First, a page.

Facing Pressure, FHFA Agrees to Delay Controversial Refinancing Fee

Under intense pressure from members of Congress and financial trade groups, the Federal Housing Finance Agency announced Tuesday that it will delay a new fee on the refinancing of Fannie Mae and Freddie Mac mortgages until Dec. 1.

The new fee had been scheduled to take effect on Sept. 1.

The housing agency also announced that Fannie Mae and Freddie Mac will exempt refinance loans with balances below $125,000, nearly half of which are owed by low-income borrowers.

The agency continued to defend the fee, saying that because of the coronavirus economic crisis, the Government Sponsored Enterprises face losses of at least $6 billion.

“Specifically, the actions taken by the Enterprises during the pandemic to protect renters and borrowers are conservatively projected to cost the Enterprises at least $6 billion and could be higher depending on the path of the economic recovery,”  the agency said. That total includes at least $4 billion the agency will lose because of forbearance defaults.

“FHFA has a statutory responsibility to ensure safety and soundness at the Enterprises through prudential regulation,” agency officials said. “The Enterprises’ Congressional Charters require expenses to be recovered via income, allowing the Enterprises to continue helping those most in need during the pandemic.”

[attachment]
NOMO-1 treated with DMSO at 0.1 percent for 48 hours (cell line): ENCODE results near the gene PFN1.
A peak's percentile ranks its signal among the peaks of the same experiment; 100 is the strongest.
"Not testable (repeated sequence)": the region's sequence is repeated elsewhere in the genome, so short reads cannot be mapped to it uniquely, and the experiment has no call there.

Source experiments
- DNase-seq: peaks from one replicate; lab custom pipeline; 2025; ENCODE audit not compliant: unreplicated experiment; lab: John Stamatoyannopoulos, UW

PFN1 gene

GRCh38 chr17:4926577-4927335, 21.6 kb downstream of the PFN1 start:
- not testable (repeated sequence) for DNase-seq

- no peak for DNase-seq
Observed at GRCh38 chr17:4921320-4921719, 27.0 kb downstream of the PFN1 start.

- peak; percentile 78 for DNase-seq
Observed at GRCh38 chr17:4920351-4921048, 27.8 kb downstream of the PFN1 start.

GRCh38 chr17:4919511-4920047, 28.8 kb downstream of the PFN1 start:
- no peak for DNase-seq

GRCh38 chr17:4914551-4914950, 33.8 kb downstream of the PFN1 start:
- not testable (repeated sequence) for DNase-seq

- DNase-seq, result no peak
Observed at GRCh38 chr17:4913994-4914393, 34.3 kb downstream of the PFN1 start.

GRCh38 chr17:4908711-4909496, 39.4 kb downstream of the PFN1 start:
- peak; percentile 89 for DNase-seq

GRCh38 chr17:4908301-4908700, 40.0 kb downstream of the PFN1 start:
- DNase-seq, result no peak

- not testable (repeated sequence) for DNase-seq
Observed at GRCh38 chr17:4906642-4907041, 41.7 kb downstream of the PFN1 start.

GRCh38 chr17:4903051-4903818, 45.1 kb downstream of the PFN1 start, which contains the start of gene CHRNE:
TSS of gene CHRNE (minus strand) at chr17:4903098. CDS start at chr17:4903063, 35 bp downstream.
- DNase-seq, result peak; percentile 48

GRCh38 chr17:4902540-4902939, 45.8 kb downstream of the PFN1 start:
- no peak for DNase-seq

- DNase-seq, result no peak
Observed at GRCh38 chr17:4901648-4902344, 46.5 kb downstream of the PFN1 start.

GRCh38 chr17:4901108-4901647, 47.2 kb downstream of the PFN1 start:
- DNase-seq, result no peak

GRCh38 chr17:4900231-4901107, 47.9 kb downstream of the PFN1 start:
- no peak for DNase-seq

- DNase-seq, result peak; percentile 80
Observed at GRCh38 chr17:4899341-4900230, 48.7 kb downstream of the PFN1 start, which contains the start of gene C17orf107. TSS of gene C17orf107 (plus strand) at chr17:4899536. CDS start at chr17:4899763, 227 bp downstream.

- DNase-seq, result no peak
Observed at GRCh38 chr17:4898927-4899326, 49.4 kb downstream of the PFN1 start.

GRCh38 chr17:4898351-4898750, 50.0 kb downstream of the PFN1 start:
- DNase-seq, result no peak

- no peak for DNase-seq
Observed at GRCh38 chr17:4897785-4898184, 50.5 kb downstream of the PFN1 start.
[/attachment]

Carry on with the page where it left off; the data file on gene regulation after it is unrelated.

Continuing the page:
Members of Congress from both sides of the Capitol and from both parties had condemned the FHFA for instituting the new fee at the same time homeowners are being heavily hit by economic problems caused by the pandemic.

Financial trade groups also placed pressure on policymakers. Earlier Tuesday, CUNA President/CEO Jim Nussle and the presidents of the state credit union leagues sent a letter to FHFA Director Mark Calabria voicing their opposition to the fee.

Following the FHFA announcement, NAFCU/CEO President B. Dan Berger said that he is pleased with the delay but said it will hurt homeowners when it goes into effect.

“While this delay will temporarily limit unnecessary financial strains placed on credit unions and their members, the policy, once implemented, will still force credit unions to absorb new financial costs amid a recession and global pandemic,” he said. “We understand the GSEs are facing financial concerns of their own, but these concerns would be better mitigated through wholesale housing finance reform as opposed to preventing credit unions from helping more members.”

Nussle applauded the FHFA decision. “Delaying the implementation of the fee until December will protect locked-in loans in credit union pipelines from this fee and exempting loans under $125,000 will help protect low and moderate income borrowers looking to refinance their mortgages from bearing added costs at this challenging time,” he said. 


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